- Developer: SOMI
- Publisher: PLAYISM
- Release Date: 7/11/2020
- Price: £4.49 / $4.99
- Review code provided by PLAYISM
Introducing – REPLICA Nintendo Switch Review
Who doesn’t secretly love peeking behind the curtain of someone else’s private life? REPLICA puts you in the position to do just this: your character is a prisoner of a corrupt Homeland Security who’s forced to prove another prisoner’s guilt. Armed with nothing but the teen’s cellphone, you must rifle through his suspicious texts, posts, and files to figure out the truth.
This creepy puzzler originated on mobile and PC, which is fitting since the entire thing takes place on a vertical phone screen. Despite the fact that ⅔ of the screen ends up being dedicated to a drab prison background, the Switch is a fitting console for this title. After all, it’s the only one besides mobile that lets you touch the phone as if it were a real device. With an intriguing story to keep you tapping, there’s a lot to unpack in this little game.
Cracking the Codes
From the get-go, you’re faced with nothing but a lock screen, some scant clues, and your own wits. Once you figure out the password, you learn the grave situation: the teen whose phone you hold is suspected of being involved in a terrorist attack. Using a government-approved To-Do app, you’ll begin compiling basic information on Dickie and his loved ones. This is done by simply selecting suspicious information with the cursor – and thankfully, there’s no penalty for selecting anything that’s irrelevant.
Each find comes with a satisfying “notification” with a ding and a rumble, which does get slightly annoying later as you are buzzing through the game at lightspeed for a third or tenth time to achieve a new ending. (Thankfully, the tinkling piano music throughout won’t offend or annoy in the least. You can also change the background tune in Dickie’s music app.)
There are plenty of conclusions to discover, each more mind-boggling than the last. I admit, a few of the later endings were so difficult to find that I resorted to a guide just to see how they played out. Those who earn these difficult endings of their own merit will surely feel rewarded by what they learn, even though the scenes themselves also take place on the tiny phone screen.
Prisoner or Patriot?
A single “playthrough” to get one ending doesn’t take long, especially if you already know what to look for in the beginning. The tasks remain the same, and the endings depend on how you react to certain situations.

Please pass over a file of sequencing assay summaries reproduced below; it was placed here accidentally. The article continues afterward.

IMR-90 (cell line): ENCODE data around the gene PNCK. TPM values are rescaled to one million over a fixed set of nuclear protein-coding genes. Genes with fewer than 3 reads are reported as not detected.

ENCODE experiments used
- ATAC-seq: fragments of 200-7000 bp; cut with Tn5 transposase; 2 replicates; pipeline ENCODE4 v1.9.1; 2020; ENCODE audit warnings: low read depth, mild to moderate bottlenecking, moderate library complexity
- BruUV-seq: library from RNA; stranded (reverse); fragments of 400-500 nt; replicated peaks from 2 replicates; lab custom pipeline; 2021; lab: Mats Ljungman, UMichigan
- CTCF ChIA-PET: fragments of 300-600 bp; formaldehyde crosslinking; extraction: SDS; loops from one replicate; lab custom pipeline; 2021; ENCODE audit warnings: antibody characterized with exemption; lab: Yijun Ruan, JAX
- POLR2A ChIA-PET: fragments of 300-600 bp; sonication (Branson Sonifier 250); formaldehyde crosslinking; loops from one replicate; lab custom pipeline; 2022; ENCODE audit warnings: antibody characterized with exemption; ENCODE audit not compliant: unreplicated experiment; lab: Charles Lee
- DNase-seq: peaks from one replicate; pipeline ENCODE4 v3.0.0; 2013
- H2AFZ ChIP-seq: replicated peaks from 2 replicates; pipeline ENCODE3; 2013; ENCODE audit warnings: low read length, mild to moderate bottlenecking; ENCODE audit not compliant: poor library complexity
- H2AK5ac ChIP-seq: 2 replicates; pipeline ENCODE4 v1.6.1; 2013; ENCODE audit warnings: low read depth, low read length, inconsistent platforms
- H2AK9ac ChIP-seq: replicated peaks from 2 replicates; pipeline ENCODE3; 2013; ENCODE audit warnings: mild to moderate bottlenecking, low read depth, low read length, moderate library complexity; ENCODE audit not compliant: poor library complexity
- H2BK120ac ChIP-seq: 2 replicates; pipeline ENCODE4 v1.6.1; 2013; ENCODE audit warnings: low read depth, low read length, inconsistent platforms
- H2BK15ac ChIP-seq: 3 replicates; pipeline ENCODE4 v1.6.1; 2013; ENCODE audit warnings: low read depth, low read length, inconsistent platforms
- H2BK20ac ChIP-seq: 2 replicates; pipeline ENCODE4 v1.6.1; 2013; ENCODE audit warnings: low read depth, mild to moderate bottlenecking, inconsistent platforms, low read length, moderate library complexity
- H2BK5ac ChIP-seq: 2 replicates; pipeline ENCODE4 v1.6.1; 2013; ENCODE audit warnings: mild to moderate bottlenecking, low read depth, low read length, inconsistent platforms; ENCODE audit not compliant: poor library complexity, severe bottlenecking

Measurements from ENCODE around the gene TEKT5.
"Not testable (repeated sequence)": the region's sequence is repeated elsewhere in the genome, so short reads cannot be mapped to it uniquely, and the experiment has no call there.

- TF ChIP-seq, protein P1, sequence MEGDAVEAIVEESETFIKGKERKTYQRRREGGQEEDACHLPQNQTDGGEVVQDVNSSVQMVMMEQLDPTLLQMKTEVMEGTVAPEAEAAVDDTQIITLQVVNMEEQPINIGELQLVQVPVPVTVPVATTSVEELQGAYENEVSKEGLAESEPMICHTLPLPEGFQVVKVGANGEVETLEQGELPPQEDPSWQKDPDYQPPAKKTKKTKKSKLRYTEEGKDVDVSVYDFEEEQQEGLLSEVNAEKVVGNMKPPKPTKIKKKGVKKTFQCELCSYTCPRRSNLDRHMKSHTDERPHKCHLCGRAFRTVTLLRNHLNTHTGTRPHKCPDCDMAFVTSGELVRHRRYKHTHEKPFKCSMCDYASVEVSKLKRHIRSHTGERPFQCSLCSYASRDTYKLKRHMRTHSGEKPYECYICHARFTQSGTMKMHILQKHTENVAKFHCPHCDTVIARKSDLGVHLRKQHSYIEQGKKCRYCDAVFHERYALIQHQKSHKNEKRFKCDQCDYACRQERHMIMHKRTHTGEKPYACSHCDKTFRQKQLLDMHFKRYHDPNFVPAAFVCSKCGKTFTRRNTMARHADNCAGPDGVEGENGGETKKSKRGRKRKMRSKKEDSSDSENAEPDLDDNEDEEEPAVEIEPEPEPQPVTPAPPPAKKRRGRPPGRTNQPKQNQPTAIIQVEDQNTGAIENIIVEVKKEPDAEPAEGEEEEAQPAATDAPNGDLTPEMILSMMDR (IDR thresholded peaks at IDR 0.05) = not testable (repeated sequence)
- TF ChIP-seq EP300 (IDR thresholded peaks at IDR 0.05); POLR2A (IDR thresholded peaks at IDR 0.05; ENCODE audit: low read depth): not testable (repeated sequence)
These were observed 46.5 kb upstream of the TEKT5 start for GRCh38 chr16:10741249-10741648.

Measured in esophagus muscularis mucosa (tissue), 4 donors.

For example, your captors will call you frequently; you must answer these calls. Meantime, they absolutely forbid you from contacting anybody else. Disobeying either of these commands won’t end well… unless you can find a way to do so without getting caught. Repeat playthroughs are the only way to truly “beat” this game by getting all endings, but unfortunately there isn’t much difference in how events play out – only a few minor details change.
Between calls and frantic texts from Dickie’s loved ones, you’ll be working out password codes for various locked apps. There’s a healthy amount of hints – no hand-holding after the first few tasks, just a few nudges from the captors via text. Aside from the tasks, there isn’t really anything to do on the phone, but it is a joy to discover aspects of different endings through your own curiosity and detective work. Achievements will mark your progress, and there are a few cheeky secret ones as well.
Apps and Downs
I mentioned the touch screen earlier, which is an immersive feature for handheld players. Although it is functional, it feels far from a real phone. You are warned early on that pinching to zoom is “unavailable,” and while you can tap around, it can take a try or two to get it to work. I spent most of my time using the Joy-Cons and Pro Controller, which allows you to move the thumb-print cursor around using the joystick. The “X” button also helpfully takes you back to the home screen.
New text messages come in constantly – mostly from your captor as you progress – and as I said before, this can get a bit overwhelming at times. However, if you do take the time to read everything, the attention to detail in the story shows. Plus, you’ll likely discover some clues along the way. For example, there’s a news article in the Facebook-esque app explaining the nature of the terrorist event, which is interesting on its own – but critical readers can use the details within to figure out how to get in touch with the journalist who wrote it!
When it’s all said and done, Dickie’s fate lies in your hands. Not to mention, your own future is on the line – as the game won’t let you forget that you are also a hapless prisoner. That is, unless you decide to become a true Patriot and help Homeland Security out in earnest…
Puzzles in REPLICA rely on the player’s ability to read between the lines. One cannot help but feel rewarded, even with the shorter endings. Plus, there is the dark enjoyment we get from sifting through someone else’s private information. For the tiny price tag, it’s a no-brainer for puzzle fans who want something unique to play in short bursts.
Dial 1 for the verdict. Dial 2 for the Nintendo eShop. Para Español, oprima numero 3.
- Ample challenge
- Satisfying touch/press feedback
- Several endings to unlock
- Small vertical screen to play on
- Little difference in repeat playthroughs